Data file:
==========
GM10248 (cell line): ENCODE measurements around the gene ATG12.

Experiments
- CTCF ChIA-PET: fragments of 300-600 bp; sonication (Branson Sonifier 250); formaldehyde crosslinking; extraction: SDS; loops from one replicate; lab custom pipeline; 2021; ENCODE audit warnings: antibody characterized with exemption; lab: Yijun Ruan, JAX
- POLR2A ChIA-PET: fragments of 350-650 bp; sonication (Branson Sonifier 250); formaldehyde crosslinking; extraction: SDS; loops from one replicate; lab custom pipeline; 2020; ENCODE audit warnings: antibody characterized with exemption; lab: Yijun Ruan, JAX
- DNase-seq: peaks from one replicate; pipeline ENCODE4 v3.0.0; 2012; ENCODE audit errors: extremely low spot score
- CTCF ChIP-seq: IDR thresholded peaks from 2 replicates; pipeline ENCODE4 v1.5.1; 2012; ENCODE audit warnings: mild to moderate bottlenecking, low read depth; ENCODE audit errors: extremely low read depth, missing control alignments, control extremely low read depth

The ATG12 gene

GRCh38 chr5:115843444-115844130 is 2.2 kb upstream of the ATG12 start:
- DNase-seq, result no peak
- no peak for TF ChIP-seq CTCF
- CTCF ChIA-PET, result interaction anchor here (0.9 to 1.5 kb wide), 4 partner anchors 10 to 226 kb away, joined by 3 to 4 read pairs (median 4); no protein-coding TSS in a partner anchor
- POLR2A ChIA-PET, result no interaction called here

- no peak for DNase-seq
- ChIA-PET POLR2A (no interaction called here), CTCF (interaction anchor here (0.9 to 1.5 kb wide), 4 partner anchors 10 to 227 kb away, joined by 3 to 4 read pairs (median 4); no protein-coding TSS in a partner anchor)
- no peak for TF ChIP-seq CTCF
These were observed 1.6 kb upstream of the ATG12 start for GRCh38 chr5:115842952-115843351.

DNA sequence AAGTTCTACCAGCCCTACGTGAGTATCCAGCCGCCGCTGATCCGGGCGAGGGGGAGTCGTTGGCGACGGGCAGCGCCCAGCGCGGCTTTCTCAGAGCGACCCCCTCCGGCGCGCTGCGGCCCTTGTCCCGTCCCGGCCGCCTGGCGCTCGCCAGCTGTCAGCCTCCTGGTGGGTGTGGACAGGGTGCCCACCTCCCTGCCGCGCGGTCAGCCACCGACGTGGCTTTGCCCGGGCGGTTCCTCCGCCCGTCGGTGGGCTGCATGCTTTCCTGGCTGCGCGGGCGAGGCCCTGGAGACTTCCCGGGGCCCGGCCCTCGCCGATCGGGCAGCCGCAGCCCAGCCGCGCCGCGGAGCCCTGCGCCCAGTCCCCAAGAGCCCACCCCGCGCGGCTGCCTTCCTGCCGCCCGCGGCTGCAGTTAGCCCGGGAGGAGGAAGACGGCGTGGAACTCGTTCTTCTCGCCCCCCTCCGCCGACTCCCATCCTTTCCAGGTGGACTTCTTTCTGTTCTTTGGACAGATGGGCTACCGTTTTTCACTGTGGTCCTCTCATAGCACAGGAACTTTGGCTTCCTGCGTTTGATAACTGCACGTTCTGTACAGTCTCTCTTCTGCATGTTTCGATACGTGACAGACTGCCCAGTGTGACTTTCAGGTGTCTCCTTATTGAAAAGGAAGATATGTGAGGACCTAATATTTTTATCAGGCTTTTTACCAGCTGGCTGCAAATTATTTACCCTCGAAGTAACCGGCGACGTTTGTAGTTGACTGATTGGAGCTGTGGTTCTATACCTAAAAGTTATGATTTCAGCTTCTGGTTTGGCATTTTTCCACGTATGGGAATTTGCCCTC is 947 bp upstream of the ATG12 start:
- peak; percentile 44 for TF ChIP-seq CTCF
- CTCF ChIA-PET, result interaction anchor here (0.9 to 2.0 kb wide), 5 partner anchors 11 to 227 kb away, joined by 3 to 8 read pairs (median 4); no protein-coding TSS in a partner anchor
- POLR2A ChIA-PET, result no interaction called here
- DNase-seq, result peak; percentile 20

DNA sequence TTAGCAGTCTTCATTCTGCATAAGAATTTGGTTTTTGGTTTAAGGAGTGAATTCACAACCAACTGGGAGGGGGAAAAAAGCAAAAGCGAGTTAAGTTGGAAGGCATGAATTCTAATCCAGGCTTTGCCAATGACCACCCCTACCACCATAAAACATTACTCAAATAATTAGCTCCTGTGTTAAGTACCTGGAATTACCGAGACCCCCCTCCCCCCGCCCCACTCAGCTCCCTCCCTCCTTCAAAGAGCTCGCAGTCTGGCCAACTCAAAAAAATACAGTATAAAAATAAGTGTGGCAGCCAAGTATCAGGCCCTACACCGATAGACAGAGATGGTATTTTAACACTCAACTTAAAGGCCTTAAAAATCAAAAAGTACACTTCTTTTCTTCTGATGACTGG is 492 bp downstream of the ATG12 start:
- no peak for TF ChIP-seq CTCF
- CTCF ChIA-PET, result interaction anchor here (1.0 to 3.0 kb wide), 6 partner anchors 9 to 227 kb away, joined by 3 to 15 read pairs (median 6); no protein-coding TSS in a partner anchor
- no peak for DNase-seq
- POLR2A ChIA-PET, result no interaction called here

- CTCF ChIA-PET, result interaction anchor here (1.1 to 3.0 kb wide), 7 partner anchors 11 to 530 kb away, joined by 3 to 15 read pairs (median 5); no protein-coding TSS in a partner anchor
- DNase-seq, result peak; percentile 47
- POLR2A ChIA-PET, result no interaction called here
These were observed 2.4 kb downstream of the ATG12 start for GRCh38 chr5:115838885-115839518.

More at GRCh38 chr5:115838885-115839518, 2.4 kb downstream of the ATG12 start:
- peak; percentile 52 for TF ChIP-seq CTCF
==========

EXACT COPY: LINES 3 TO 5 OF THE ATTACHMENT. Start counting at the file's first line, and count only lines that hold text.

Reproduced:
- CTCF ChIA-PET: fragments of 300-600 bp; sonication (Branson Sonifier 250); formaldehyde crosslinking; extraction: SDS; loops from one replicate; lab custom pipeline; 2021; ENCODE audit warnings: antibody characterized with exemption; lab: Yijun Ruan, JAX
- POLR2A ChIA-PET: fragments of 350-650 bp; sonication (Branson Sonifier 250); formaldehyde crosslinking; extraction: SDS; loops from one replicate; lab custom pipeline; 2020; ENCODE audit warnings: antibody characterized with exemption; lab: Yijun Ruan, JAX
- DNase-seq: peaks from one replicate; pipeline ENCODE4 v3.0.0; 2012; ENCODE audit errors: extremely low spot score